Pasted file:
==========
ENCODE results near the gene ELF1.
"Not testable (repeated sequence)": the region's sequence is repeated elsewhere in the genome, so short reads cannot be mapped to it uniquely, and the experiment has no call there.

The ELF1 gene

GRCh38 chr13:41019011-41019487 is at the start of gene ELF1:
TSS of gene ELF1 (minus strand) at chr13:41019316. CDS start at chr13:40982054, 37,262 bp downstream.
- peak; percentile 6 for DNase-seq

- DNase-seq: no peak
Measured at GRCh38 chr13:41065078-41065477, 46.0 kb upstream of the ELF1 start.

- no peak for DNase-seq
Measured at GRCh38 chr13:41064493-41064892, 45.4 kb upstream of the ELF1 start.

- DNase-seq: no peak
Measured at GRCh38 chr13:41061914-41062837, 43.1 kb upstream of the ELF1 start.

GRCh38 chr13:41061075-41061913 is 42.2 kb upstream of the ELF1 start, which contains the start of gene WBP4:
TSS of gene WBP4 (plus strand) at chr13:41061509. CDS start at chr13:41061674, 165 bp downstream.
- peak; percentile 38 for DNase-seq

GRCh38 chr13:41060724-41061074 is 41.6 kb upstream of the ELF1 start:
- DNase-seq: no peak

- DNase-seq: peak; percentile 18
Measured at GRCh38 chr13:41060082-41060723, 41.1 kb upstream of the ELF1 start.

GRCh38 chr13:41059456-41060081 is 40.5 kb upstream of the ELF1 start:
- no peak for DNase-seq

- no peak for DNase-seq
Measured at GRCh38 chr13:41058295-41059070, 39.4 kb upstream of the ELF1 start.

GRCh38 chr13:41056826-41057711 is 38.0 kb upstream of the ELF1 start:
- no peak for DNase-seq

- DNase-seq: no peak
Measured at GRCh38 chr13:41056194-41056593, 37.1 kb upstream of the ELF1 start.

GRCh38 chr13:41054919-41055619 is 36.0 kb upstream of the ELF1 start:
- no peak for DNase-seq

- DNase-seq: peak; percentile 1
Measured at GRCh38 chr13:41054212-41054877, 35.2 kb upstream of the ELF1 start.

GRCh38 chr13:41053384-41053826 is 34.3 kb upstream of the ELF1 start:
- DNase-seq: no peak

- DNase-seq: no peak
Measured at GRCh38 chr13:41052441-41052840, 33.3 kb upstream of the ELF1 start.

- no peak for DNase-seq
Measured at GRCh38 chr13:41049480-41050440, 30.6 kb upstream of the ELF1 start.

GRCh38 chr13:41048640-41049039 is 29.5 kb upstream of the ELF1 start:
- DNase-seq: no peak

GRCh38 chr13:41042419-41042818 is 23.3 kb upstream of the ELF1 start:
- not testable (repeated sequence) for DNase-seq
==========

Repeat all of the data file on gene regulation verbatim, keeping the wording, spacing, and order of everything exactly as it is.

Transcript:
ENCODE results near the gene ELF1.
"Not testable (repeated sequence)": the region's sequence is repeated elsewhere in the genome, so short reads cannot be mapped to it uniquely, and the experiment has no call there.

The ELF1 gene

GRCh38 chr13:41019011-41019487 is at the start of gene ELF1:
TSS of gene ELF1 (minus strand) at chr13:41019316. CDS start at chr13:40982054, 37,262 bp downstream.
- peak; percentile 6 for DNase-seq

- DNase-seq: no peak
Measured at GRCh38 chr13:41065078-41065477, 46.0 kb upstream of the ELF1 start.

- no peak for DNase-seq
Measured at GRCh38 chr13:41064493-41064892, 45.4 kb upstream of the ELF1 start.

- DNase-seq: no peak
Measured at GRCh38 chr13:41061914-41062837, 43.1 kb upstream of the ELF1 start.

GRCh38 chr13:41061075-41061913 is 42.2 kb upstream of the ELF1 start, which contains the start of gene WBP4:
TSS of gene WBP4 (plus strand) at chr13:41061509. CDS start at chr13:41061674, 165 bp downstream.
- peak; percentile 38 for DNase-seq

GRCh38 chr13:41060724-41061074 is 41.6 kb upstream of the ELF1 start:
- DNase-seq: no peak

- DNase-seq: peak; percentile 18
Measured at GRCh38 chr13:41060082-41060723, 41.1 kb upstream of the ELF1 start.

GRCh38 chr13:41059456-41060081 is 40.5 kb upstream of the ELF1 start:
- no peak for DNase-seq

- no peak for DNase-seq
Measured at GRCh38 chr13:41058295-41059070, 39.4 kb upstream of the ELF1 start.

GRCh38 chr13:41056826-41057711 is 38.0 kb upstream of the ELF1 start:
- no peak for DNase-seq

- DNase-seq: no peak
Measured at GRCh38 chr13:41056194-41056593, 37.1 kb upstream of the ELF1 start.

GRCh38 chr13:41054919-41055619 is 36.0 kb upstream of the ELF1 start:
- no peak for DNase-seq

- DNase-seq: peak; percentile 1
Measured at GRCh38 chr13:41054212-41054877, 35.2 kb upstream of the ELF1 start.

GRCh38 chr13:41053384-41053826 is 34.3 kb upstream of the ELF1 start:
- DNase-seq: no peak

- DNase-seq: no peak
Measured at GRCh38 chr13:41052441-41052840, 33.3 kb upstream of the ELF1 start.

- no peak for DNase-seq
Measured at GRCh38 chr13:41049480-41050440, 30.6 kb upstream of the ELF1 start.

GRCh38 chr13:41048640-41049039 is 29.5 kb upstream of the ELF1 start:
- DNase-seq: no peak

GRCh38 chr13:41042419-41042818 is 23.3 kb upstream of the ELF1 start:
- not testable (repeated sequence) for DNase-seq